Greens vs. Science: Ecology Doesn't Want Improved Data on Phosphorous and Spokane River
In my book Eco-Fads, I argue that many politicians and policymakers actively oppose auditing their policies because the benefit of the policies isn't environmental improvement, it is the good feeling associated with publicly supporting the policy. I wrote:
Auditing the results of a policy serves only as a tool to point out the shortcomings of favored environmental approaches. Data that are not collected cannot be used to show whether elected officials made a mistake.
As a result, politicians and government agencies will actually oppose collecting new data that might show the policy isn't working even if the data will improve the policy's results.
A decision by the Department of Ecology regarding their policy to reduce phosphorous in the Spokane River might be the most recent example of this impulse. Ecology is concerned that phosphorous from runoff and other sources was causing algae blooms in the river. This is one reason that consumers in Spokane can't buy dish-washing detergent that contained phosphorous.
A study by a scientist at the University of Washington, however, found that phosphorous wasn't as significant a problem as Ecology believed. The study, whose costs were shared by Ecology and local dischargers, was to be followed up with a second round. No longer.
As the Spokesman-Review reports yesterday, "The Washington Department of Ecology has opted not to pay for additional research by a University of Washington professor whose earlier work suggested that not all of the phosphorus discharged into the Spokane River leads to rampant algae growth and poor water quality."
Michael Brett, the scientist who was to complete the study, says he knows the reason:
I think Ecology is aggressively trying to put the kibosh on the science. … Because the results are complicating their policy, they’re trying to make the science go away.
The dischargers who paid for half of the first study, and were prepared to pay for the follow up study, aren't happy either, telling the Spokesman-Review "He (Brett) has every right to be upset, and so do all the rest of us who participated in the funding of round one."
The Ecology representative argued the science hadn't advanced enough to make the new study worthwhile. As a result, the new study wouldn't be enough to make a change. He said "The science would need to be overwhelming for us to make that change." That, of course, raises the question as to whether the same standard was applied to instituting the rule in the first place.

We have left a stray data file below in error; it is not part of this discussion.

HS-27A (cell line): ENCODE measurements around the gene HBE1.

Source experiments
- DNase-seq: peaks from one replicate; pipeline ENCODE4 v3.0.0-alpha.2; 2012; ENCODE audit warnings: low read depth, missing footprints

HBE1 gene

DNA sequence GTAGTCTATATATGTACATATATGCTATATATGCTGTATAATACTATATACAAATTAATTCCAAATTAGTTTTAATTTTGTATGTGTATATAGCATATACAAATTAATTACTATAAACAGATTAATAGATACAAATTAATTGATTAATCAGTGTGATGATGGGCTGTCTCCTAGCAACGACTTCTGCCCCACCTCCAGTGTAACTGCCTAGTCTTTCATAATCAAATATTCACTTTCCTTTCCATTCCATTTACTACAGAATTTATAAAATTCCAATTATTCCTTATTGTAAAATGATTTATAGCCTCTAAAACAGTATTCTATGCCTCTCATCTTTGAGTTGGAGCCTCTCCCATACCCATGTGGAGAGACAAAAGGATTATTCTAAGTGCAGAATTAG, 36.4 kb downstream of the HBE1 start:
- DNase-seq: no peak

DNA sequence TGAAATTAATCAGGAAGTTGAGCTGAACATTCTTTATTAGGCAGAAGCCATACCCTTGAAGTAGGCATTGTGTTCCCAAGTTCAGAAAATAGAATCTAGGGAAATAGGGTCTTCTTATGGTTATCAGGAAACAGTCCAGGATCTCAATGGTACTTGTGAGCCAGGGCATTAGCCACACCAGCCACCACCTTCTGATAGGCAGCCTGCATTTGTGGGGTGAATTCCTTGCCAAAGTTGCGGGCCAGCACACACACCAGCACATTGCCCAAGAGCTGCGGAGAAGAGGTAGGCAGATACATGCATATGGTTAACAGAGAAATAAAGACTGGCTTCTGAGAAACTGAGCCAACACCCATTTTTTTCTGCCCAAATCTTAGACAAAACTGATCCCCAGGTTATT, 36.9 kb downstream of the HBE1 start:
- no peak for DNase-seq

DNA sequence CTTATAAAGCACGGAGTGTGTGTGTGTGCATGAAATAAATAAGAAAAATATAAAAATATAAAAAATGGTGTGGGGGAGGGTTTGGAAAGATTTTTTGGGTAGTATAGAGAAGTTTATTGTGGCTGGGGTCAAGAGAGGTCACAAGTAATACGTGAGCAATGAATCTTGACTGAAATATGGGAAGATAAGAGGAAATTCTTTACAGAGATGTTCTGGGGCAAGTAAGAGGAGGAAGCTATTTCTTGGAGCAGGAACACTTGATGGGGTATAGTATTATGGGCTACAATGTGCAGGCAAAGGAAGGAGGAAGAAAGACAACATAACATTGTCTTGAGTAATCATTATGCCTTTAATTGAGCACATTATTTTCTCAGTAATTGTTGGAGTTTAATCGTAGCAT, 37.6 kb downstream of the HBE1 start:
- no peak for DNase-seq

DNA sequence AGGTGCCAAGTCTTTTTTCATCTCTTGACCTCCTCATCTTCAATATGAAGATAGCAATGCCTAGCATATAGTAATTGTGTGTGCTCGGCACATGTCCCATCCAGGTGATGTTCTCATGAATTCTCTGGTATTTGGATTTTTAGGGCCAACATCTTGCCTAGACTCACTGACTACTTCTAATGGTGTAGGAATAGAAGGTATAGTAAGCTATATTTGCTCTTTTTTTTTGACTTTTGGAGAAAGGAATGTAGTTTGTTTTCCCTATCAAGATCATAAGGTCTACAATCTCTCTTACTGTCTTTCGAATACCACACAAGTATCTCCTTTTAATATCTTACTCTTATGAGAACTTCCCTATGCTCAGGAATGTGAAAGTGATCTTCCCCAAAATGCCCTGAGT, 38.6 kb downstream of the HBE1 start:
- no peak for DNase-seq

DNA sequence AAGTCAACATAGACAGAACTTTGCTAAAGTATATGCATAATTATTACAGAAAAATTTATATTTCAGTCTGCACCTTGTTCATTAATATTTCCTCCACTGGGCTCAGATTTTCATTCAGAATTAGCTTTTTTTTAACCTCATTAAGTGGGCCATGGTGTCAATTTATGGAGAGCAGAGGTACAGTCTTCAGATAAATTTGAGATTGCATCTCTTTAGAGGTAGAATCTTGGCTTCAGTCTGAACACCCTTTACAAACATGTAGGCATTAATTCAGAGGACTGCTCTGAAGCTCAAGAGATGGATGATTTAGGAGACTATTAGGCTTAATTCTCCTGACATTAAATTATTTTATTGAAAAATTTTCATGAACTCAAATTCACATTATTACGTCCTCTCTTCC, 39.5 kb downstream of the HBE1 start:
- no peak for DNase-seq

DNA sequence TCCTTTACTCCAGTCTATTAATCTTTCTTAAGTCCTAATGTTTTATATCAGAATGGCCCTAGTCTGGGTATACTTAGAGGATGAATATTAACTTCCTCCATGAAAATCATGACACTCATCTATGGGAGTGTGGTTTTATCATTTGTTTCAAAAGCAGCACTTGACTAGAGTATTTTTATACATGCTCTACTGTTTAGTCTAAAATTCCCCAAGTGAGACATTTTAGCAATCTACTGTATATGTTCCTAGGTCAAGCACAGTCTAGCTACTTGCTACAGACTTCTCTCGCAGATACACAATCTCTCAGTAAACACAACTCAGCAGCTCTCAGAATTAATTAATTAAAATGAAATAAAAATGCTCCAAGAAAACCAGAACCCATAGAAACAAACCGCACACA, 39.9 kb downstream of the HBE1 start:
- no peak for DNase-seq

The standard for creating new rules appears to be very low, but the standard of science required to remove needless and costly restrictions is much higher. Put simply, the governing factor is not the science, but the personal feelings and risk adversity of the regulator. The Ecology regulator in this case may not be intentionally preventing the creation of new science. There is a good argument to be made that spending money without new information is a waste -- especially so in a tough budget situation. That, however, does not mean what he "feels" is right is based on science alone and not on a personal, subjective judgement.
Of course Dr. Brett has an interest in receiving funding for the new study. It is revealing, however, that the dischargers are willing to pay for additional research. They, obviously, feel the new science will be useful.
This isn't the first time Ecology has decided that new science contradicting previous information was irrelevant when it came to policy making. When the Department's third assessment of the amount of polluted runoff reaching the Puget Sound was released, the amount of oil and grease reaching the Sound fell from a high of 120 million pounds a year to 23 million pounds.
Despite the change, the Department of Ecology and the Puget Sound Partnership didn't change its policy recommendations. It had previously argued that the inaccurate Phase 1 data was used "as the basis for strategies and near-term actions included in the [PSP] Action Agenda..." When the much lower Phase 3 numbers were released, however, the strategies and near-term actions didn't change.
There is frequently a call to "follow the science" in environmental policy, which is appealing because it is important to base policy on sound science. Without good science to guide us, policymakers are simply making policy based on whim. What is less understood, however, is that regulators have wide latitude to decide what constitutes "good science," and such determinations can vary widely based solely on the personal values and risk tolerance of the regulator in charge.
Refusing to collect potentially inconvenient data is one strategy used by politicians and regulators that allows them to claim they are following the science while arguing there is no new data that would cause them to change their policy.